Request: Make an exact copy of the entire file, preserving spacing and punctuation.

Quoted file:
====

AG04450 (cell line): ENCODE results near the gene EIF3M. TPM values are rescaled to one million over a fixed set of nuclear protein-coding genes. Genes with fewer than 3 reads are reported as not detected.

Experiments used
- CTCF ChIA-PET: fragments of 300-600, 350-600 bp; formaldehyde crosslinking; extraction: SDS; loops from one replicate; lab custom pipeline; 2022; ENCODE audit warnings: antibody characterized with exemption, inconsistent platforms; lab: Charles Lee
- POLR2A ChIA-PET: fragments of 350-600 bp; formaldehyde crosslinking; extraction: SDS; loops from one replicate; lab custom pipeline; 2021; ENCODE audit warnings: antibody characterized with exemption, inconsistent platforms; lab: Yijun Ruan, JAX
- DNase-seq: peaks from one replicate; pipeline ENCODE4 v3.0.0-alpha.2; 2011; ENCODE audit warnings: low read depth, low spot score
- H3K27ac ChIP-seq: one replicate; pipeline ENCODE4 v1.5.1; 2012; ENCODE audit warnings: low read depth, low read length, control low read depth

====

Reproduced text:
AG04450 (cell line): ENCODE results near the gene EIF3M. TPM values are rescaled to one million over a fixed set of nuclear protein-coding genes. Genes with fewer than 3 reads are reported as not detected.

Experiments used
- CTCF ChIA-PET: fragments of 300-600, 350-600 bp; formaldehyde crosslinking; extraction: SDS; loops from one replicate; lab custom pipeline; 2022; ENCODE audit warnings: antibody characterized with exemption, inconsistent platforms; lab: Charles Lee
- POLR2A ChIA-PET: fragments of 350-600 bp; formaldehyde crosslinking; extraction: SDS; loops from one replicate; lab custom pipeline; 2021; ENCODE audit warnings: antibody characterized with exemption, inconsistent platforms; lab: Yijun Ruan, JAX
- DNase-seq: peaks from one replicate; pipeline ENCODE4 v3.0.0-alpha.2; 2011; ENCODE audit warnings: low read depth, low spot score
- H3K27ac ChIP-seq: one replicate; pipeline ENCODE4 v1.5.1; 2012; ENCODE audit warnings: low read depth, low read length, control low read depth